The Union Budget 2023-24 has witnessed a surge in allocation for education. The highest allocation ever, it has earmarked a total of ₹1.12 lakh crore to the Ministry of Education. This is a 13 per cent increase from FY23’s revised allocation of ₹0.99 lakh crore.

While ₹68,804.85 crore has been allocated for school education and literacy, the Department of Higher Education gets ₹44,094.62 crore. In FY23, these departments received ₹59,052.78 crore and ₹40828.35 crore, respectively. While the National Education Policy 2020 seeks to spend 6 per cent of the GDP on education, the budget is yet to see that level of allocation, despite a hike. 

Research and more

While presenting the budget, Union Finance Minister Nirmala announced that 157 new nursing colleges will be established in co-location with the existing 157 medical colleges, which have been established since 2014. She also said that the facilities in select ICMR Labs will be made available for research by public and private medical college faculty and private sector R&D teams for encouraging collaborative research and innovation.

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In terms of research, she said that dedicated multidisciplinary courses for medical devices will be supported in existing institutions to ensure the availability of skilled manpower.

“Teachers’ training will be re-envisioned through innovative pedagogy, curriculum transaction, continuous professional development, dipstick surveys, and ICT implementation. The District Institutes of Education and Training will be developed as vibrant institutes of excellence for this purpose,” she said.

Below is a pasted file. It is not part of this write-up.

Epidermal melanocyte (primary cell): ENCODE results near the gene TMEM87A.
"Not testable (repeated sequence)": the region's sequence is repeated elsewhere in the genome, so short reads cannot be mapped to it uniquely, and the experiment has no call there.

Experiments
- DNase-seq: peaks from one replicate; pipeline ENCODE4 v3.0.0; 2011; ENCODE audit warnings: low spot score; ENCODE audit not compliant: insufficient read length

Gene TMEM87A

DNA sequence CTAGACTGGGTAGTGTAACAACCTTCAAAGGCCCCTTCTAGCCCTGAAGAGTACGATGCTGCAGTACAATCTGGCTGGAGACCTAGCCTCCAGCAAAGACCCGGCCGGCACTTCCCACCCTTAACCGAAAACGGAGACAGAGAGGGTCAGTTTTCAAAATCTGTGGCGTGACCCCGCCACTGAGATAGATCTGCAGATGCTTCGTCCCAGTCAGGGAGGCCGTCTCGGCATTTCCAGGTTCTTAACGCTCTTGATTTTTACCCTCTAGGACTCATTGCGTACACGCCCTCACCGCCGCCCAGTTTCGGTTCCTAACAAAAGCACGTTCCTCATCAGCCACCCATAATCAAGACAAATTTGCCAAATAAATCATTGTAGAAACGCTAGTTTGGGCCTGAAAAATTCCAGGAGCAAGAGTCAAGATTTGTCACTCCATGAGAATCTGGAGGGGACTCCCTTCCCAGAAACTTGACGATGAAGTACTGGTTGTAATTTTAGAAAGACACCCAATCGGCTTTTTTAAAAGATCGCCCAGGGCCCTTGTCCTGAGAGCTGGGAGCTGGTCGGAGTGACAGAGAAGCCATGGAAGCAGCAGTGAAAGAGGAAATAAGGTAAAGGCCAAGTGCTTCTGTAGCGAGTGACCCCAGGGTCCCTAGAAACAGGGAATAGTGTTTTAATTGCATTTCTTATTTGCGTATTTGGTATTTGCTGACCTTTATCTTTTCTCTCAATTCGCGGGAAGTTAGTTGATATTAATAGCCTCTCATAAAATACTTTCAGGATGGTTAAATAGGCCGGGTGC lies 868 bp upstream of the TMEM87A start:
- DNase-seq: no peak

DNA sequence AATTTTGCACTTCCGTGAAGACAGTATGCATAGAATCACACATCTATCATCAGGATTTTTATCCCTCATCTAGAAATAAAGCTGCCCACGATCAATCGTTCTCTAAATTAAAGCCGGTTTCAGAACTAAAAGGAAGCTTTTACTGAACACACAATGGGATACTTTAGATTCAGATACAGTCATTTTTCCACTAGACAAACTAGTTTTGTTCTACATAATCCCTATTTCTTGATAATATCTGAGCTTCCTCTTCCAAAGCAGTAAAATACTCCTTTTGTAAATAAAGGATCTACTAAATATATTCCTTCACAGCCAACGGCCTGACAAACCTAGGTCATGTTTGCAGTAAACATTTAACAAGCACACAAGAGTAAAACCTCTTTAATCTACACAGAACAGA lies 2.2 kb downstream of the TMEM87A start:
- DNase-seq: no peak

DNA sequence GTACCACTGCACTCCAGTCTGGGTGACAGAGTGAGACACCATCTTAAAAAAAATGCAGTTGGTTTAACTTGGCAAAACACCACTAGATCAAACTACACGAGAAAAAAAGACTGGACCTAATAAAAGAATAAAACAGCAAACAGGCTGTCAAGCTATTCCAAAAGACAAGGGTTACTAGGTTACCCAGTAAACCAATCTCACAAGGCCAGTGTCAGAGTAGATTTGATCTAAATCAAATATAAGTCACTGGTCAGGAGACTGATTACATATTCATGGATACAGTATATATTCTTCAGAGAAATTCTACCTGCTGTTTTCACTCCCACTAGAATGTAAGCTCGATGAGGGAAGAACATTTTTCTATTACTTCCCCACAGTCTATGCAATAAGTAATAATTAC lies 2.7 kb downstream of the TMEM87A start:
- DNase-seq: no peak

Future ‘read’y

Another major announcement for the sector was the setting up of a National Digital Library for children and adolescents, which will have books across geographies, languages, genres and levels, and device-agnostic accessibility. “States will be encouraged to set up physical libraries for them at panchayat and ward levels and provide infrastructure for accessing the National Digital Library resources,” the Minister said.

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“Additionally, to build a culture of reading and to make up for pandemic-time learning loss, the National Book Trust, Children’s Book Trust, and other sources will be encouraged to provide and replenish non-curricular titles in regional languages and English to these physical libraries. Collaboration with NGOs that work in literacy will also be a part of this initiative. To inculcate financial literacy, financial sector regulators and organisations will be encouraged to provide age-appropriate reading material to these libraries,” she added.